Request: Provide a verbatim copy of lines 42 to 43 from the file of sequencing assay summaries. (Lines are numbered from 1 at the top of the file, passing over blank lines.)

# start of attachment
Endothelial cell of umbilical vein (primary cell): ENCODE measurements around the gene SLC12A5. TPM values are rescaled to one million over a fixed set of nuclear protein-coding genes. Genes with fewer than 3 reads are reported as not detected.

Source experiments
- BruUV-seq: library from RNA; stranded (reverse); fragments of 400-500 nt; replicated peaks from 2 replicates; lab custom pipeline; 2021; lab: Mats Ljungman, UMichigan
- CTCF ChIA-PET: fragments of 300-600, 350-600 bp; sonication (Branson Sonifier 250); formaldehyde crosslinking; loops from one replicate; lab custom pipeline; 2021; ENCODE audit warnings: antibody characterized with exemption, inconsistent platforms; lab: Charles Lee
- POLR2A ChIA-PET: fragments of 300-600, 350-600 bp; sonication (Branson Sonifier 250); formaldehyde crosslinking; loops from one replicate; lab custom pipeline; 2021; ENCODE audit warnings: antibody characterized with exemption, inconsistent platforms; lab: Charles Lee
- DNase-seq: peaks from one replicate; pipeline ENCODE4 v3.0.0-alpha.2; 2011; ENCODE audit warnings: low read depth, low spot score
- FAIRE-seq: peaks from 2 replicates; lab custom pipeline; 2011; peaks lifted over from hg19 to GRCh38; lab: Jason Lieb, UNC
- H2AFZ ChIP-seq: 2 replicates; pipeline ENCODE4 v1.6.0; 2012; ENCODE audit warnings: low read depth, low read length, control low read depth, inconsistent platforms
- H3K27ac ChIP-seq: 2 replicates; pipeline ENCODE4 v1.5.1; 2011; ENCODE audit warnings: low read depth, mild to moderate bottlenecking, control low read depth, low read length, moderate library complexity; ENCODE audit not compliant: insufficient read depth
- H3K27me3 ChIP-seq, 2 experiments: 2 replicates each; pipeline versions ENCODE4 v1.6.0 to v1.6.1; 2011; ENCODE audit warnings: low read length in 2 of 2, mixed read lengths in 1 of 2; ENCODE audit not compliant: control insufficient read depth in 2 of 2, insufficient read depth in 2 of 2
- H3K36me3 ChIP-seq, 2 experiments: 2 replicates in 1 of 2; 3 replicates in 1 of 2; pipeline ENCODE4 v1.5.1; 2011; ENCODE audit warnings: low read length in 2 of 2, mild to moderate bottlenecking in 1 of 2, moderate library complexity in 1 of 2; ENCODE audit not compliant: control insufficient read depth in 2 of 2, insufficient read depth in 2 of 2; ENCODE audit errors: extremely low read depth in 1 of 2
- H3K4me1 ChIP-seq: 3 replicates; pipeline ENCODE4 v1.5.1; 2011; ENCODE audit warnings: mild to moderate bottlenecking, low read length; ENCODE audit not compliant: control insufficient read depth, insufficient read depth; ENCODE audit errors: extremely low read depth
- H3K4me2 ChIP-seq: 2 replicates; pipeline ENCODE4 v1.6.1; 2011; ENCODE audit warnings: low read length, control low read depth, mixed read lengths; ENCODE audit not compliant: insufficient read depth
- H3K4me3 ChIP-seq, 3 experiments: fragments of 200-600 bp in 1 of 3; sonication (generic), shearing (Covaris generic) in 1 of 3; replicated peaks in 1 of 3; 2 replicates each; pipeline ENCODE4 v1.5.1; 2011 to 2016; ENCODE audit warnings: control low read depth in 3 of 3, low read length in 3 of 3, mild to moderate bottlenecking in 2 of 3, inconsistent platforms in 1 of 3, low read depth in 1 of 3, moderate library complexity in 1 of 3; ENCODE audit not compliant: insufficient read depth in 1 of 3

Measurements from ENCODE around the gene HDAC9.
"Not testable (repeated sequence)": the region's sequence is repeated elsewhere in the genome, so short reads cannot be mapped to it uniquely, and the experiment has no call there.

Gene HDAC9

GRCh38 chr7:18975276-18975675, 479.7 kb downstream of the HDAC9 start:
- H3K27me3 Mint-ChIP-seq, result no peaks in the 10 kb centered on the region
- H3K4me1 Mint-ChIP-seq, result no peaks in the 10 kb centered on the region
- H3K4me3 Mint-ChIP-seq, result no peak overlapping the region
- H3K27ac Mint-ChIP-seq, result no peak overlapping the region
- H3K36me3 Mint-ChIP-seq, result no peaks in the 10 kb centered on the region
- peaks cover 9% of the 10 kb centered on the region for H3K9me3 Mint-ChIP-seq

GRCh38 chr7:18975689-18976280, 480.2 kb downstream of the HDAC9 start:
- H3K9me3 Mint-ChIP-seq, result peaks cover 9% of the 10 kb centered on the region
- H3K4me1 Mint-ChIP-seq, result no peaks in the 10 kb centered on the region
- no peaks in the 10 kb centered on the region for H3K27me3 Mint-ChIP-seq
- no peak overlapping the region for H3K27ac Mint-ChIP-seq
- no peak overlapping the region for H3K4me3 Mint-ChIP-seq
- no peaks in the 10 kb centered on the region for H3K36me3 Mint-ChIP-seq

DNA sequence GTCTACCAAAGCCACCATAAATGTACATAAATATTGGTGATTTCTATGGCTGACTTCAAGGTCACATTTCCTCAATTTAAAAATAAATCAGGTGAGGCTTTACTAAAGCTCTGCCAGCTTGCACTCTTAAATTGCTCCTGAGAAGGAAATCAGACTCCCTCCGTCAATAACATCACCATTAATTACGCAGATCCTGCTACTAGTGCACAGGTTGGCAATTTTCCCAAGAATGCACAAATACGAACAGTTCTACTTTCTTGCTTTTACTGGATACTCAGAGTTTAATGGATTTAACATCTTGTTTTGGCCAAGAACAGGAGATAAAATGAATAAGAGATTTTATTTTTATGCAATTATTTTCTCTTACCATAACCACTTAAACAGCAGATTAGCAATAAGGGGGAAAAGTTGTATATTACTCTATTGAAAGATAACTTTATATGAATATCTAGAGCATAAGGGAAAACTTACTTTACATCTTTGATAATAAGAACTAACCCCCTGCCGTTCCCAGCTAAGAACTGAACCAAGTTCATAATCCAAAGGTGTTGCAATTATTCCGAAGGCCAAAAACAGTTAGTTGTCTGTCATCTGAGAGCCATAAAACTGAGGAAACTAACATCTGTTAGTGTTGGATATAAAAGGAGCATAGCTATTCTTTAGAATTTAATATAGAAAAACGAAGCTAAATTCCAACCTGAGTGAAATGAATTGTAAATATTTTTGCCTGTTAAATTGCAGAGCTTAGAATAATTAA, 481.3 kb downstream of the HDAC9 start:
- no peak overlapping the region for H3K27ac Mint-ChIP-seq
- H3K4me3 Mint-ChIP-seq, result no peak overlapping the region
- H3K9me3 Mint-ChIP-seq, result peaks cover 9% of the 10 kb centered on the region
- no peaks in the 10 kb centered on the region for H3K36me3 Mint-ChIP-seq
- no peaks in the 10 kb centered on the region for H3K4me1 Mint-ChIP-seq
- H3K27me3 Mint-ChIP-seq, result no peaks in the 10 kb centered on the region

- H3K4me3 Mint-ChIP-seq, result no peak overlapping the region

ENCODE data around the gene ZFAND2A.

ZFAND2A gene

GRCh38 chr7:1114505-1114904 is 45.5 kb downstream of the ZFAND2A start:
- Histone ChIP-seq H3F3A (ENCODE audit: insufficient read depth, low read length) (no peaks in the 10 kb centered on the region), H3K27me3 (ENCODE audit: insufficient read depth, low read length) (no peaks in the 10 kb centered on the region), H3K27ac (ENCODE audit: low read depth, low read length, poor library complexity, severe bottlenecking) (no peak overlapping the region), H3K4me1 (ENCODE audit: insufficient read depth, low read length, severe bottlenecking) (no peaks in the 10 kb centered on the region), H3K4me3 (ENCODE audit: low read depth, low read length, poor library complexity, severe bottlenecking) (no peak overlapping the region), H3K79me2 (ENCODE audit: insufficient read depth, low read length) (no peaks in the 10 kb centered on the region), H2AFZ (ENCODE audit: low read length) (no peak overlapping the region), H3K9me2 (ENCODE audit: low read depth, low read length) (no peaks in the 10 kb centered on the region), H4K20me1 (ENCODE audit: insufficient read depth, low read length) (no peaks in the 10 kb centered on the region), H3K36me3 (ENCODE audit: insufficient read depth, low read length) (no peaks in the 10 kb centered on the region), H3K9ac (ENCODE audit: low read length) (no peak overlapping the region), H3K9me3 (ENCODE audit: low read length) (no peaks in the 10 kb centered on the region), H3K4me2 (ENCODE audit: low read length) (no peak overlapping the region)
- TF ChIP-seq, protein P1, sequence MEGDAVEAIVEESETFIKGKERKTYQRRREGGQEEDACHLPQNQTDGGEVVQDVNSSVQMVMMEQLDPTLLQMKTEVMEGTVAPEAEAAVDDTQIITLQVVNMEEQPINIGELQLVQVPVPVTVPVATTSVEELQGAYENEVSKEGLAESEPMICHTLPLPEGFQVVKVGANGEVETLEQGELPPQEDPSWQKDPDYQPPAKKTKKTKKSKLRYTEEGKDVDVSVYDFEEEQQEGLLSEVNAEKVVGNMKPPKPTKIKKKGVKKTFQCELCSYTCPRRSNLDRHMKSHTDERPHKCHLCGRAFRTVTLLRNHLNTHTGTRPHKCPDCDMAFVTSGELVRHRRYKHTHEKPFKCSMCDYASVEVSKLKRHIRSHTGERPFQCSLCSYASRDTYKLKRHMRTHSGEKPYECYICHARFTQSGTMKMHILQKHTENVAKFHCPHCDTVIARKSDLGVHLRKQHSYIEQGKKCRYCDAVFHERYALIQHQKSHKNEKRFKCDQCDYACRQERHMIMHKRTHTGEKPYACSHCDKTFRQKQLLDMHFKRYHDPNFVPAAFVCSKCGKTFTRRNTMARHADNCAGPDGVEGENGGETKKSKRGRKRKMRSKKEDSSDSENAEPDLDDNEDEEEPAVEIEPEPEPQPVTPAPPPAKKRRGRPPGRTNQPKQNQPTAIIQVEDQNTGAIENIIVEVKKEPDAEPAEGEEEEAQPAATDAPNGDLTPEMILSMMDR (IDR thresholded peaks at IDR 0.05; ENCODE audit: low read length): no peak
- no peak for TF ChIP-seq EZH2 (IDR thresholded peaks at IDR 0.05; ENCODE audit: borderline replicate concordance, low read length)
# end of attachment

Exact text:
GRCh38 chr7:1114505-1114904 is 45.5 kb downstream of the ZFAND2A start:
- Histone ChIP-seq H3F3A (ENCODE audit: insufficient read depth, low read length) (no peaks in the 10 kb centered on the region), H3K27me3 (ENCODE audit: insufficient read depth, low read length) (no peaks in the 10 kb centered on the region), H3K27ac (ENCODE audit: low read depth, low read length, poor library complexity, severe bottlenecking) (no peak overlapping the region), H3K4me1 (ENCODE audit: insufficient read depth, low read length, severe bottlenecking) (no peaks in the 10 kb centered on the region), H3K4me3 (ENCODE audit: low read depth, low read length, poor library complexity, severe bottlenecking) (no peak overlapping the region), H3K79me2 (ENCODE audit: insufficient read depth, low read length) (no peaks in the 10 kb centered on the region), H2AFZ (ENCODE audit: low read length) (no peak overlapping the region), H3K9me2 (ENCODE audit: low read depth, low read length) (no peaks in the 10 kb centered on the region), H4K20me1 (ENCODE audit: insufficient read depth, low read length) (no peaks in the 10 kb centered on the region), H3K36me3 (ENCODE audit: insufficient read depth, low read length) (no peaks in the 10 kb centered on the region), H3K9ac (ENCODE audit: low read length) (no peak overlapping the region), H3K9me3 (ENCODE audit: low read length) (no peaks in the 10 kb centered on the region), H3K4me2 (ENCODE audit: low read length) (no peak overlapping the region)